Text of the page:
The French media has always had a fascination with the American presidential election system. Every four years, they trot out “US experts” who explain the arcane Electoral College to their baffled French viewers, and point out what the red and blue areas on the map mean. And, being French, they engage in one of their favorite exercises: moderating debates.
We had a hunch that French media interest in the 2020 US Presidential election would be particularly intense, and we wanted to ensure that we were ready to meet the triple challenge of explaining the role of Democrats Abroad in helping overseas Americans vote, educating the French public about the American election system, and promoting the Biden-Harris ticket as well as the down-ballot Democratic candidates. To do so, the DAFrance national leadership prioritized expanding the experienced spokespersons pool so that it better represented the diversity of our leadership and our regional geography.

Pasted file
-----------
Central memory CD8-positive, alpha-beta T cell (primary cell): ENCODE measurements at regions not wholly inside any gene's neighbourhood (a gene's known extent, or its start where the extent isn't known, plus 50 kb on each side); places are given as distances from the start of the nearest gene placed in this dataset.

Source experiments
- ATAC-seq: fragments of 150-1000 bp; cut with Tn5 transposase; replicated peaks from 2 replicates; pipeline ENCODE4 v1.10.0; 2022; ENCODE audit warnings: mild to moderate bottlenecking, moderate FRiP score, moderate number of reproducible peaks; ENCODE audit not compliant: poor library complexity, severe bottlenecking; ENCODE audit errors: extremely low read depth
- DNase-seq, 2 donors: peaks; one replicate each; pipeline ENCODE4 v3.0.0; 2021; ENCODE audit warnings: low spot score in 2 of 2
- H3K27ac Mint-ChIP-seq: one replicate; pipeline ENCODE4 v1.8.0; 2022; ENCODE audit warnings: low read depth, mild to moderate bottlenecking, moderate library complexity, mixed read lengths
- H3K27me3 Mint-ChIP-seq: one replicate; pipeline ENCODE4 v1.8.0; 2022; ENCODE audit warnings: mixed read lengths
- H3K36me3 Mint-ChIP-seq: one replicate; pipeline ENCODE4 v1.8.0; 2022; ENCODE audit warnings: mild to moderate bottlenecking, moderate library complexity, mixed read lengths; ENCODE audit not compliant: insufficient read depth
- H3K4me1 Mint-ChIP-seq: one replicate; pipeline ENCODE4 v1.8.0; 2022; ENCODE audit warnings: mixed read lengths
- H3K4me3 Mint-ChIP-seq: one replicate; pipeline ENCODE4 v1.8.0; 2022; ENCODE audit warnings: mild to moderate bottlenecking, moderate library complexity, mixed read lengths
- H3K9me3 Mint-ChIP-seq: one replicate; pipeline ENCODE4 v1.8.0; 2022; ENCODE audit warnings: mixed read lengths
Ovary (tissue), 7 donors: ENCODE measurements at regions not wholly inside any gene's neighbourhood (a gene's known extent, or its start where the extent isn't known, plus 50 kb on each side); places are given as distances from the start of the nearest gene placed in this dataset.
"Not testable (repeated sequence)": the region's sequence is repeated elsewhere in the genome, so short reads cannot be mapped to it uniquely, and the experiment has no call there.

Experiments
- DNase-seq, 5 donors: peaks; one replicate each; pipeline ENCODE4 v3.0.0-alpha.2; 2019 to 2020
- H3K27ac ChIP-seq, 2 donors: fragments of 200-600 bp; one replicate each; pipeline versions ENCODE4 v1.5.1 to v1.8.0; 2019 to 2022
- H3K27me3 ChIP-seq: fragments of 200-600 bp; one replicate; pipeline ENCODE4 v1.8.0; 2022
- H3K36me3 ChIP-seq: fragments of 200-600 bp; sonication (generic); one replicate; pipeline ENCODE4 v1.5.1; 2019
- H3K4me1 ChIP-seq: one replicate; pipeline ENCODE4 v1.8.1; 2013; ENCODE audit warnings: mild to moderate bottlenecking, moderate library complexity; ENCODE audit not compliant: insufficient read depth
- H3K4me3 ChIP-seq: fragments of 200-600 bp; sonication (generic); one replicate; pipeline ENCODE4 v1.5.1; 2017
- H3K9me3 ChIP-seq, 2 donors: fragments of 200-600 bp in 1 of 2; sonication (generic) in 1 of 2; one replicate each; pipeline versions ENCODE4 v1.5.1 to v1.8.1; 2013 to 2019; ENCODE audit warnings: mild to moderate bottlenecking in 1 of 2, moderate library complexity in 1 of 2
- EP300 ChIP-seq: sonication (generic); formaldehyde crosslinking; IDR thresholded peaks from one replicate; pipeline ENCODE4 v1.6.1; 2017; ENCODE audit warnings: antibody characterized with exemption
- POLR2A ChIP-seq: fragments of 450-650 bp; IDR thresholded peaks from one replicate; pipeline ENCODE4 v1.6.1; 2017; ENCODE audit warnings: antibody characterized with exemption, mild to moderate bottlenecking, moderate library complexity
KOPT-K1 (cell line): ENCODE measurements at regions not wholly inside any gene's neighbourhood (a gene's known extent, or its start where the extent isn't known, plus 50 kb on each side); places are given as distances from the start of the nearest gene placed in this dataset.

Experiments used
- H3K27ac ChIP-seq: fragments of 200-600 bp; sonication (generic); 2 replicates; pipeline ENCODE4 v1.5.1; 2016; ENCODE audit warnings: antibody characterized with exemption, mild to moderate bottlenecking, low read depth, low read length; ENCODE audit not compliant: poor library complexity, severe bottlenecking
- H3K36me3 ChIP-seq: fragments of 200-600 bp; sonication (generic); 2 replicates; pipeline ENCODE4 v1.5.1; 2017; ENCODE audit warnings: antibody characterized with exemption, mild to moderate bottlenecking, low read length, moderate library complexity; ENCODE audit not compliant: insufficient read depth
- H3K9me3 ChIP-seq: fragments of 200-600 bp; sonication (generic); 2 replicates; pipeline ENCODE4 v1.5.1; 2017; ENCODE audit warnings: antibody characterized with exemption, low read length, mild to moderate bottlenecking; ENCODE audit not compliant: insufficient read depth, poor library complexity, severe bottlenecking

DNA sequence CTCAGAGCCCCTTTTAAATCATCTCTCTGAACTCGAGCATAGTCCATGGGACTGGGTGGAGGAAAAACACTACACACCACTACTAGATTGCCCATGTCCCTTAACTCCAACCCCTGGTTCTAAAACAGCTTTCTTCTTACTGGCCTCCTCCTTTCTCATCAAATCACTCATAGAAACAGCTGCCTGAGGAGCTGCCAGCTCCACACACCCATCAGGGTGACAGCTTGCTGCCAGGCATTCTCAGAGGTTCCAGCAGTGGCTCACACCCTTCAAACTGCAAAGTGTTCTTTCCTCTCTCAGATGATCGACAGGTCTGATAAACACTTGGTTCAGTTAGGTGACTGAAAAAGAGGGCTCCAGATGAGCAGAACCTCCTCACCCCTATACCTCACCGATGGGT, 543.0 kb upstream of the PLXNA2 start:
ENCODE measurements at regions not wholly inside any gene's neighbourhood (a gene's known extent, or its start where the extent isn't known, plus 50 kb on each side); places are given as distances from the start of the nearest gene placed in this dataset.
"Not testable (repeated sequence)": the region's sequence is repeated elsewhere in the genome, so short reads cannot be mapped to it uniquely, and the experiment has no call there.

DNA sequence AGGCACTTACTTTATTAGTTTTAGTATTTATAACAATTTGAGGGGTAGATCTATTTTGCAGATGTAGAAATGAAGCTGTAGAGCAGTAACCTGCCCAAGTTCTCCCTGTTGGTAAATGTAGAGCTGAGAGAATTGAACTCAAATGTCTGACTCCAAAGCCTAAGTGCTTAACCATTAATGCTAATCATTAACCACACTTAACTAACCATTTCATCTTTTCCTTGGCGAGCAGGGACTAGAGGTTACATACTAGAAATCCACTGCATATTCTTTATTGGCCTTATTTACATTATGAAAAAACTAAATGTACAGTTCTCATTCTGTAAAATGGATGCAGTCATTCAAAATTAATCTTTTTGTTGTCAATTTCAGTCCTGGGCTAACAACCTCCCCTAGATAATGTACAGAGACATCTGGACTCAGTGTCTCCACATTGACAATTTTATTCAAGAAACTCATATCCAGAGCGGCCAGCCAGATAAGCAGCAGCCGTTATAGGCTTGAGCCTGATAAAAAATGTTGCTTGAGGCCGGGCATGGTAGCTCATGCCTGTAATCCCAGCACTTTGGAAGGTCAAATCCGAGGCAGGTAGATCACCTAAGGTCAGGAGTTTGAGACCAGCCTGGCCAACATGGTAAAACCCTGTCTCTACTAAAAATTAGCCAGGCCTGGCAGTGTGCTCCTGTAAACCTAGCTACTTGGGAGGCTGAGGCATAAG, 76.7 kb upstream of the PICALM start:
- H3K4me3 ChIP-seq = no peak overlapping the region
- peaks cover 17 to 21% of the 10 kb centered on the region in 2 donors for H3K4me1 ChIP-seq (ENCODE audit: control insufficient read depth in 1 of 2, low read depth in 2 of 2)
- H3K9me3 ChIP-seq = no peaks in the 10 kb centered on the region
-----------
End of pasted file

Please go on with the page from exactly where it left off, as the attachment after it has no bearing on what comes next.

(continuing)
If you’ve never been a press spokesperson, you probably can’t imagine what a perilous exercise it can be to go on live TV and radio to answer questions from journalists who excel in getting their guests to say something controversial. You must be careful about every word that comes out of your mouth, because you are there not to give your personal opinion, but rather to “carry the word” of the organization you represent. [The French word for spokesperson– “porte-parole”– expresses this perfectly.]